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This plaster model was shown at the German Universities Exhibit in Chicago at the 1893 World’s Fair: Columbian Exposition. It was manufactured by the Darmstadt publishing company of Ludwig Brill and is model number 4 of Brill’s series 14. The series was designed under the direction of the German mathematician Walther Dyck, on the pattern of originals in the mathematical institute at the technical high school in Munich. Brill first sold them in 1886.
The mathematician Felix Klein came to Chicago as a representative of the Prussian Ministry of Culture and presented several lecture–demonstrations about the mathematical models on display there. After the World’s Fair, the models displayed in Chicago were purchased by Wesleyan University; they were donated to the museum about ninety years later.
Each model in Brill’s series 14 represents a surface related to an equation involving pairs of complex numbers, (z, w), where z = x + yi, w = u + vi, x, y, u, and v are real numbers, and i is the square root of –1. The horizontal plane passing through the center of each of those models represents the complex z-plane, which is the real Cartesian plane with axes x and y. Each model in series 14 has an R and/or an I inscribed on a vertical face to indicate that the face is the front of the model, i.e., it is parallel to the x axis with positive real x values on the right. R is inscribed if the vertical axis represents u, the real part of w, while I is inscribed if the vertical axis represents v, the imaginary part of w. There is both an R and an I inscribed on model 4, but on adjacent vertical faces, with the I on what looks like the back of the model.
On each model in series 14 there are two sets of curves that act much like the lines on two-dimensional graph paper. One set of curves, called the level curves of the surface, lies on horizontal planes that are spaced at a fixed distance between them, which is 1 cm. on model 4. The other set, called the gradient curves of the surface, are perpendicular to the level curves. The placement of the gradient curves on model 4 is related to the level curves.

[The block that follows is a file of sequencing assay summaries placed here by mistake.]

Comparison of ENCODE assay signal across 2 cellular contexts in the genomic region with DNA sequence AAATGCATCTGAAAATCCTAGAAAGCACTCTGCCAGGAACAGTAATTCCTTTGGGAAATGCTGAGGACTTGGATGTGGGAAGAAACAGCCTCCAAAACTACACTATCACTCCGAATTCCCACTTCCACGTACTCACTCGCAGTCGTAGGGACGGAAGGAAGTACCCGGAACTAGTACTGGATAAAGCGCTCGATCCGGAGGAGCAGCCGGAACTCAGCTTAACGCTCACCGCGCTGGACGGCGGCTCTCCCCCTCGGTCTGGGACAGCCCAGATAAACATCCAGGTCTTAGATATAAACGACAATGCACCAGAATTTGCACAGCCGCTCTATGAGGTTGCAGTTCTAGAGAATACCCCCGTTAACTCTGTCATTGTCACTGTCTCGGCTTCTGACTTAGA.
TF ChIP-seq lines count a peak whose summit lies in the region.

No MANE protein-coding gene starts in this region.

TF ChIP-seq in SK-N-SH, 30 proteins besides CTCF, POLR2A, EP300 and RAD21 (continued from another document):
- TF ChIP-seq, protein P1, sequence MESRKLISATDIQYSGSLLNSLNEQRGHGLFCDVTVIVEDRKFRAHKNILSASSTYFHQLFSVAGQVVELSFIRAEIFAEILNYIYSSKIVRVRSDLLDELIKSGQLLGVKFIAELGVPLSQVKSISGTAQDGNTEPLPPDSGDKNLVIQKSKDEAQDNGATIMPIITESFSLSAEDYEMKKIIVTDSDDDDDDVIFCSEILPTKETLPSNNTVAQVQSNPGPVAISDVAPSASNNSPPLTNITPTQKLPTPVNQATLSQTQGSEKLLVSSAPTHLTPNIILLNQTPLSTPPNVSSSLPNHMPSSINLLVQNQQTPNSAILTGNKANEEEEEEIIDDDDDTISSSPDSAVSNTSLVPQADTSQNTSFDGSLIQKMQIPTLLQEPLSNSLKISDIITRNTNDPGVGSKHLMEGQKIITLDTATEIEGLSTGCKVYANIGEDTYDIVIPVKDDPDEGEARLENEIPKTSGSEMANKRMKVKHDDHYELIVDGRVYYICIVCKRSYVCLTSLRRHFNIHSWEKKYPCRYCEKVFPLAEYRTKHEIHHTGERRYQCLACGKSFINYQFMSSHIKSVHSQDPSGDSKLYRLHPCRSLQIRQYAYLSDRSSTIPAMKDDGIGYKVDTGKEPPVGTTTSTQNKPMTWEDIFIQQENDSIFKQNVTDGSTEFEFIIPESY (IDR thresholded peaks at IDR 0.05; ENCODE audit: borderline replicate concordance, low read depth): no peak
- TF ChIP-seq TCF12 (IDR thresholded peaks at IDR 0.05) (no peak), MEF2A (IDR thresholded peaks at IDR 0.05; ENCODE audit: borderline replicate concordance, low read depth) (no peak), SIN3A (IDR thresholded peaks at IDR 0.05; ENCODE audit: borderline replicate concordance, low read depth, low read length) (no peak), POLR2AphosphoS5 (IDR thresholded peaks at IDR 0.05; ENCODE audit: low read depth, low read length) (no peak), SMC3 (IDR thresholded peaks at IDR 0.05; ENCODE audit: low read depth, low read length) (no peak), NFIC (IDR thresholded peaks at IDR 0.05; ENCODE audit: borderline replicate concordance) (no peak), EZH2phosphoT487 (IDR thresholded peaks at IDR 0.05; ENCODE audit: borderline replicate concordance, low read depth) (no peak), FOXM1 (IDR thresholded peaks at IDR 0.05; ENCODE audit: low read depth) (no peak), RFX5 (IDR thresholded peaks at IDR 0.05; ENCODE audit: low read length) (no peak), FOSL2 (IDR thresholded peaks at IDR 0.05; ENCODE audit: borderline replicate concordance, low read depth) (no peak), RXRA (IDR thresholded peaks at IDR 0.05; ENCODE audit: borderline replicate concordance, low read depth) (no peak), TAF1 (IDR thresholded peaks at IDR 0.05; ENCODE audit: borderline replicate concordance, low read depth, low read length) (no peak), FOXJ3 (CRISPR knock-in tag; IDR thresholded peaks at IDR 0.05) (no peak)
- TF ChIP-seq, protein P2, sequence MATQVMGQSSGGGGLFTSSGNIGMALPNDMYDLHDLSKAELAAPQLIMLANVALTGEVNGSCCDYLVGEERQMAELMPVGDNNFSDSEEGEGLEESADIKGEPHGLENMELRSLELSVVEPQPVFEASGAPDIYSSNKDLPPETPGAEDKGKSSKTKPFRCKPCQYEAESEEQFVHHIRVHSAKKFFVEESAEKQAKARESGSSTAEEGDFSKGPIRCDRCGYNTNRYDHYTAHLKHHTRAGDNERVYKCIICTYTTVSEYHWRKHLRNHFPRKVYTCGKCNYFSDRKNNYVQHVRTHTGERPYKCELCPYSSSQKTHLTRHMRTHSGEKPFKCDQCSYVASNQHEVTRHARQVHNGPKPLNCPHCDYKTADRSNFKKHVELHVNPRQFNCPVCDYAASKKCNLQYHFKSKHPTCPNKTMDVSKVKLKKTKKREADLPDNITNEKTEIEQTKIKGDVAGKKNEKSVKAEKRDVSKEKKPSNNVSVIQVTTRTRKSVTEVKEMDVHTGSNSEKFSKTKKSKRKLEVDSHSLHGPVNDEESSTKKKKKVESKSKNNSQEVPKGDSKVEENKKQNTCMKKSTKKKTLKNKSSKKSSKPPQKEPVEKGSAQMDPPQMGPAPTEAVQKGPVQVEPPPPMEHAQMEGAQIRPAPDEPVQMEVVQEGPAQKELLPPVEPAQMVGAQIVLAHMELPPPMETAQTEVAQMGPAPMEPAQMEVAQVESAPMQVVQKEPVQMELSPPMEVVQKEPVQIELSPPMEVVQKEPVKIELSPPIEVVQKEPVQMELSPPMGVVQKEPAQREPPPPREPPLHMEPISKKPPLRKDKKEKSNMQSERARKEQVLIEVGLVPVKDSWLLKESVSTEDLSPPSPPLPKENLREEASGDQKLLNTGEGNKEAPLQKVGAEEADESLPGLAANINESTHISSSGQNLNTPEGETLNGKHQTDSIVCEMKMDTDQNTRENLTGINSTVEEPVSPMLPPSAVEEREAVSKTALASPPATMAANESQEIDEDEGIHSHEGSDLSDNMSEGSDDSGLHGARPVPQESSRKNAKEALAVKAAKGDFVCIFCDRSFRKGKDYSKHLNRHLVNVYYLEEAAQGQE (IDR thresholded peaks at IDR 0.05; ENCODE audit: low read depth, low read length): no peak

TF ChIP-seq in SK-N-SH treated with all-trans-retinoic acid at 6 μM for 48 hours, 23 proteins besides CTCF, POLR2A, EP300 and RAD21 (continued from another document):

The equation involving complex variables on which model 4 is based is w = 1/z. That equation defines a surface in 4 dimensions. Model 4 is a three-dimensional model and is defined by an equation using three real variables. That equation is found by replacing w by u + vi and z by x + yi, to get u + vi = (x – yi)/(x2 + y2), which is equivalent to the two equations u = x/(x2 + y2) and v = –y/(x2 + y2).. Normally this process produces two very different equations and three-dimensional models, but in this case, the two equations are identical except that switching from u to v, changes x to –y and y to –x. Therefore, these equations define the same model but with the x and y axes rotated 90 degrees.
Only points on the curved surface of the solid model satisfy the equation that defines it; points in the solid plaster that supports that surface do not satisfy that equation. Computer generated versions show only the surface so are able to show details of the model lying below the complex z-plane. Plots of the surfaces produced using the program Mathematica show scales to indicate the direction of at least two of the variables. Each has an R and an I superimposed to show the faces where they appear on model 4. The computer plots looking directly at the faces with the inscribed R and I show a hollow cropped spire and the same spire rotated 180 degrees around the origin to face downward.
L. Brill, Catalog mathematischer Modelle, Darmstadt, 1892, pp. 29-30, 70-71.
G. Fischer, ed. Mathematical Models: From the Collections of Universities and Museums, Braunschweig/Wiesbaden: F. Vieweg & Sohn, vol. 1, photo 126, p. 123, and vol. 2 (Commentary), pp. 71-73.
Currently not on view
Germany: Hesse, Darmstadt
plaster (overall material)
overall: 12 cm x 12.3 cm x 12 cm; 4 23/32 in x 4 27/32 in x 4 23/32 in